Map Shows The NSA’s Massive Worldwide Malware Operations
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Map Shows The NSA’s Massive Worldwide Malware Operations



A new map details how many companies across the world have been infected by malware by the

A new map details how many companies across the world have been infected by malware by the
National Security Agency's team of hackers, and where the companies are located.



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Map Shows The NSA’s Massive Worldwide Malware Operations Map Shows The NSA’s Massive Worldwide Malware Operations Document Transcript

  • Map Shows The NSA’s Massive Worldwide Malware Operations CONNOR SIMPSON The Atlantic Wire November 24, 2013 A new map details how many companies across the world have been infected by malware by the National Security Agency's team of hackers, and where the companies are located. Dutch newspaper NRC Handelsblad reports the NSA uses malware to infect, infiltrate and steal information from over 50,000 computer networks around the globe. This new, previously unreported scope of the NSA's hacking operation comes from another PowerPoint slide showing a detailed map of every infection leaked by former contractor Edward Snowden.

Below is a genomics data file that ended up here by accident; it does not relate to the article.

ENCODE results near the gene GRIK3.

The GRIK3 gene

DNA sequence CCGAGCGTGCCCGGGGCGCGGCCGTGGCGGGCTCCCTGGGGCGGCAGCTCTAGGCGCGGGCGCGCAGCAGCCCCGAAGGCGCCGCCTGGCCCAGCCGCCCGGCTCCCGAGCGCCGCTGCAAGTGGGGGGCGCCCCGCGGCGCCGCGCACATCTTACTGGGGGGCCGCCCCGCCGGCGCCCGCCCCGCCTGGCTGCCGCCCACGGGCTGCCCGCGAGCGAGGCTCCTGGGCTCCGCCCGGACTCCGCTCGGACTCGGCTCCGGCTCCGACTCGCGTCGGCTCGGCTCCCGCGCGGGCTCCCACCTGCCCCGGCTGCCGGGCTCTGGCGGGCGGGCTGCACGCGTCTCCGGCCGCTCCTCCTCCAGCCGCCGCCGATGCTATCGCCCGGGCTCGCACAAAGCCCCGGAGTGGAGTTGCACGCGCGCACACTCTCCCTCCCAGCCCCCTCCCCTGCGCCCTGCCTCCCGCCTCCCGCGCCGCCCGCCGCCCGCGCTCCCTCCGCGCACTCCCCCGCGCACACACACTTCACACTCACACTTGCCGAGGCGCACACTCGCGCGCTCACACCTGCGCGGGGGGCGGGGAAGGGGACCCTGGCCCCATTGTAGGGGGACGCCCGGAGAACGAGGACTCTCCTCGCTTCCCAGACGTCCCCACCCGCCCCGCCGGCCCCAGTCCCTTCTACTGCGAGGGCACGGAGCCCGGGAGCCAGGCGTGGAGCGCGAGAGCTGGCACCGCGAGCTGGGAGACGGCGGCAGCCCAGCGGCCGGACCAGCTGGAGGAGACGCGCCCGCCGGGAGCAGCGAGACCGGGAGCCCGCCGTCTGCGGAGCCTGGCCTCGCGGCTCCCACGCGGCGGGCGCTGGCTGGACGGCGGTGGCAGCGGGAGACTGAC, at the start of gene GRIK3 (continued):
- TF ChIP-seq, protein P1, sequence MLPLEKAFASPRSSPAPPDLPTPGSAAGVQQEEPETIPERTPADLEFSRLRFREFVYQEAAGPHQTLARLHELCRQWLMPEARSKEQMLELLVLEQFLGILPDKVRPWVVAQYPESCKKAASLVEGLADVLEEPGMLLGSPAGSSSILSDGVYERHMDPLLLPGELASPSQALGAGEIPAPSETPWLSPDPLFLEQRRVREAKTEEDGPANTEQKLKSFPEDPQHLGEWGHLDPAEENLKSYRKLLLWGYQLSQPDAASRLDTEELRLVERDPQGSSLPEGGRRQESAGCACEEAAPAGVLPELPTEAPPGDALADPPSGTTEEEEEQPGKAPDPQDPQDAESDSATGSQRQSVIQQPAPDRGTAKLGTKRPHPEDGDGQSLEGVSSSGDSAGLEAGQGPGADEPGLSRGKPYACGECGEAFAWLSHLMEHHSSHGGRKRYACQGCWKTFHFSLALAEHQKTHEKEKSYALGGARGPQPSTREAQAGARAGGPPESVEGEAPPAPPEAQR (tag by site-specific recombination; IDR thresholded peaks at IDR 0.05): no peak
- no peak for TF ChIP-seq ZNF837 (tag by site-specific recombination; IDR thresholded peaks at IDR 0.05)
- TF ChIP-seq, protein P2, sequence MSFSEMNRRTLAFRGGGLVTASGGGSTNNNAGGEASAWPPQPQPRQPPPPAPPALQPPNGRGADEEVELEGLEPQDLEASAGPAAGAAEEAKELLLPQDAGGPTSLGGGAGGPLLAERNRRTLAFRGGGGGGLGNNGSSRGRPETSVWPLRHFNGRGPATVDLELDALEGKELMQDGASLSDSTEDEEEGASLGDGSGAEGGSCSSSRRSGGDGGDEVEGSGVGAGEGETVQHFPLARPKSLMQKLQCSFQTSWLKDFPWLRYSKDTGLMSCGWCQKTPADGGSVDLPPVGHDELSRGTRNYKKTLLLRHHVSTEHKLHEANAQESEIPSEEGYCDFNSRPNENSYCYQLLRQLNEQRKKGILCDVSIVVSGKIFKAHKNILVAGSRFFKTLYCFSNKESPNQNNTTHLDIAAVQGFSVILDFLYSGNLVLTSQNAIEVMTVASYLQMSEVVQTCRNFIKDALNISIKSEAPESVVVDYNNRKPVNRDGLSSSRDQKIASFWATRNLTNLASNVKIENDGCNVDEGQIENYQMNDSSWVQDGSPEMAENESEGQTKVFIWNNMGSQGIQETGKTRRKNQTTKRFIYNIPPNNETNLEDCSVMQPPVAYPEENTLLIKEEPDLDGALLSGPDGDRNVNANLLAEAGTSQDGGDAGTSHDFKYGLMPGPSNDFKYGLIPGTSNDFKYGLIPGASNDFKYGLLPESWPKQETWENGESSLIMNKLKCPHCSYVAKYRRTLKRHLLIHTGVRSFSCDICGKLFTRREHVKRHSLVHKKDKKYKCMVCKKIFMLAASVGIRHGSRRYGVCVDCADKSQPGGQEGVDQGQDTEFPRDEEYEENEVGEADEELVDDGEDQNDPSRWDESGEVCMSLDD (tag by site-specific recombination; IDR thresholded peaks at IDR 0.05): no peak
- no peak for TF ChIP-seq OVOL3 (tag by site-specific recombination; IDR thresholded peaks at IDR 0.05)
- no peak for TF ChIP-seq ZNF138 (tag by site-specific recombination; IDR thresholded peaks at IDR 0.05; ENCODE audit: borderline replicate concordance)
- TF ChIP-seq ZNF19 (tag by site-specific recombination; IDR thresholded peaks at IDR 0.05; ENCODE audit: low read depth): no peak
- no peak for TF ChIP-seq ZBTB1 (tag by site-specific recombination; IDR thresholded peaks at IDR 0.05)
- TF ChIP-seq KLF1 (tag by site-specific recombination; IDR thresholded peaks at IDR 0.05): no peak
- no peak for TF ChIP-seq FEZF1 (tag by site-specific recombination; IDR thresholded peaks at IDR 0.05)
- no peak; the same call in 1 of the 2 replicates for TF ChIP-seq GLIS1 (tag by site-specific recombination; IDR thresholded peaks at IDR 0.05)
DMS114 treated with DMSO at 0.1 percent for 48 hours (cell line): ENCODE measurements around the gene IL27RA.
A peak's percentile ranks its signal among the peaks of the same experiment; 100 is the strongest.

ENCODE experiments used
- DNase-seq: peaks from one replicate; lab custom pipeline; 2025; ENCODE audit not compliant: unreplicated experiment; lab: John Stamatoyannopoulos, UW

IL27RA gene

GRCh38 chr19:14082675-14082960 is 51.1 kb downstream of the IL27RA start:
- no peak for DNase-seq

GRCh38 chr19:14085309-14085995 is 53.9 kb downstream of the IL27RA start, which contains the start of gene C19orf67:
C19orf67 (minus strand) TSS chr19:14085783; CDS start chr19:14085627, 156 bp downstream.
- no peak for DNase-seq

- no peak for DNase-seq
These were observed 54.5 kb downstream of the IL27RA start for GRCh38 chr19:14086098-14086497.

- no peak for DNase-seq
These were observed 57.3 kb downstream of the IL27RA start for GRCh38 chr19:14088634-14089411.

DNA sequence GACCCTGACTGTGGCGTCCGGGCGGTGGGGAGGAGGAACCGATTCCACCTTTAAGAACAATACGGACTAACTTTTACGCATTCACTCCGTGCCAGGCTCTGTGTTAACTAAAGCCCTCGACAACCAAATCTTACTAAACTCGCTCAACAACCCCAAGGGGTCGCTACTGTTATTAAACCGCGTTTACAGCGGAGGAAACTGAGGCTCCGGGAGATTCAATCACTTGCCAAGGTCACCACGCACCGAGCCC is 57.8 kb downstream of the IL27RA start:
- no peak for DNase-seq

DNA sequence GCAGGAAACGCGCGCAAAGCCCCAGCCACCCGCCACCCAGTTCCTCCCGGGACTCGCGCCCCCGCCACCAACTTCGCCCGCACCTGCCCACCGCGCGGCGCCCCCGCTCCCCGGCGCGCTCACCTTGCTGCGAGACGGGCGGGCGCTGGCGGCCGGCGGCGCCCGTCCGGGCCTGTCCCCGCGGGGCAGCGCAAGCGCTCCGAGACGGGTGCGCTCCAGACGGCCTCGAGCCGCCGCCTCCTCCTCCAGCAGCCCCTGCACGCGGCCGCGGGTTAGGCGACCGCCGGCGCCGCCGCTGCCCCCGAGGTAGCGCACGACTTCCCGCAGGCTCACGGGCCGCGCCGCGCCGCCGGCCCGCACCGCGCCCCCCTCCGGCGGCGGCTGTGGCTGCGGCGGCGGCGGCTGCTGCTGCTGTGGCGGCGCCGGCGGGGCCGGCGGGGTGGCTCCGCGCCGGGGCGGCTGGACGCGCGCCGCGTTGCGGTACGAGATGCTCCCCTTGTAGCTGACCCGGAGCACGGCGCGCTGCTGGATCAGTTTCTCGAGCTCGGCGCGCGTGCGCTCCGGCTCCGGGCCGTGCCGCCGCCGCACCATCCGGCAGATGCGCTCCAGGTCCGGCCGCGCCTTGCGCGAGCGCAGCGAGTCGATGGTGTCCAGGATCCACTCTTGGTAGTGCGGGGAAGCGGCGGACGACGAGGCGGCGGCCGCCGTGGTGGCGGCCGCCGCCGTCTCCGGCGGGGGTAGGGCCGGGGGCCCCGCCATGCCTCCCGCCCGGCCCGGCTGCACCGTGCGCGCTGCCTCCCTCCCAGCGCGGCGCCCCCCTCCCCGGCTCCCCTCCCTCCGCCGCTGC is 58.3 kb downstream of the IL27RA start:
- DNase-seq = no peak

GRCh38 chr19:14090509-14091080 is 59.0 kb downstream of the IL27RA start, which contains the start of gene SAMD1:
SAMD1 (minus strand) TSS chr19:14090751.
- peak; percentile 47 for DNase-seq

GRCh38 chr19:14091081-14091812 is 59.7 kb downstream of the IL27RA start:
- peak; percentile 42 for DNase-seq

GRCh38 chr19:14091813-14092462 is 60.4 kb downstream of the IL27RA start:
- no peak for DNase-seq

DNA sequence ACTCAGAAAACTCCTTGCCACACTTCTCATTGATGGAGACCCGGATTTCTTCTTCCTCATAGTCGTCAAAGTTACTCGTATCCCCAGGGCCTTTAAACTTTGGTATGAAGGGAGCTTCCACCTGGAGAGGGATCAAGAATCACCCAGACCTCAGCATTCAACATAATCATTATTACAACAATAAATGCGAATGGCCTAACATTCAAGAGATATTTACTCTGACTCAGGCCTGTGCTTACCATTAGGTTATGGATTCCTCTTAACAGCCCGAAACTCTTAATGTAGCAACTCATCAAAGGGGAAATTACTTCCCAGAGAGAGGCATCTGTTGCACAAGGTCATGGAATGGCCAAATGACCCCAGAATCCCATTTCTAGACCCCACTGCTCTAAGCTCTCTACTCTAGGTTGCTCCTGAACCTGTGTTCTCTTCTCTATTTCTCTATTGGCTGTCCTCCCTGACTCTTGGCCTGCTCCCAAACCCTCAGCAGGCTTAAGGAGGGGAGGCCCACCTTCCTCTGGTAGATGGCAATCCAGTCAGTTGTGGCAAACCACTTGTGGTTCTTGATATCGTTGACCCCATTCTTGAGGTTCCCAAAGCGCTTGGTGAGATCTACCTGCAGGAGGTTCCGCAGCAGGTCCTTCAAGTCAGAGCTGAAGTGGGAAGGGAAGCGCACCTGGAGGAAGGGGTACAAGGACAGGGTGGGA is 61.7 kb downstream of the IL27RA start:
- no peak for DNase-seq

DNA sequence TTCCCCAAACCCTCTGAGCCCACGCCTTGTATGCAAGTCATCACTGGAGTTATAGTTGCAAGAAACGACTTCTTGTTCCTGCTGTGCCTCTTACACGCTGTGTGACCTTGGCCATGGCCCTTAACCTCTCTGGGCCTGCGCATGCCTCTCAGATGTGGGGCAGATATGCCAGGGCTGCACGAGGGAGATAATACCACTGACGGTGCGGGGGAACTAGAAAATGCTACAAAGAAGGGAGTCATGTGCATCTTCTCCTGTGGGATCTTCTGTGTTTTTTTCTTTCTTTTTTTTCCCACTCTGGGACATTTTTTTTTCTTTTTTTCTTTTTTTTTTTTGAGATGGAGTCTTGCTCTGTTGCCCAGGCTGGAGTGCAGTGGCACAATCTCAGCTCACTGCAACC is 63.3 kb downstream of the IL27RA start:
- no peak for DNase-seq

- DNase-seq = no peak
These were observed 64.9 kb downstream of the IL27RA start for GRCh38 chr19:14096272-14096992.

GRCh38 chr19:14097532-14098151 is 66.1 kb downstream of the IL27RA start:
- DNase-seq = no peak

• The practice is called "Computer Network Exploitation," or CNE for short, and it's carried out by the NSA's Tailored Access Operations team. A yellow dot on the map signifies a CNE infection. The NSA plants malware within a network that can flipped on or off at any time. Once a network is infected, the malware gives the NSA unfiltered access to the network's information whenever it's most convenient. The Washington Post previously profiled the team of "elite hackers" who make up the NSA's TAO division. The British intelligence service liked this strategy too, NRC Handelsblad reports, because they successfully duped a Belgium telecom company with a fake LinkedIn account. A strip at the bottom says the map is relative to relative to the U.K., Australia, New Zealand, and Canada, the "Five Eyes" nations that share intelligence. The bulk of CNE operations take place in Europe, South American and Asia. Some are speculating CNE operations focus on Internet service providers, telecom giants and other similar companies to better facilitate massive information collection. Where the NSA's team of hackers fit into the organization's greater intelligence gathering structure is presently unclear. But another new document, a February 2012 memo leaked to The New York Times about the NSA's goals for the future, shows exactly how extensive the NSA thought its intelligence gathering would become. They wanted everything: Intent on unlocking the secrets of adversaries, the paper underscores the agency’s long-term goal of being able to collect virtually everything available in the digital world. To achieve that objective, the paper suggests that the N.S.A. plans to gain greater access, in a variety of ways, to the infrastructure of the world’s telecommunications networks. Prior to Edward Snowden revealing the operation to the world and ruining the fun, that is. There's now far more public and international scrutiny directed towards the bulk intelligence gathering operation.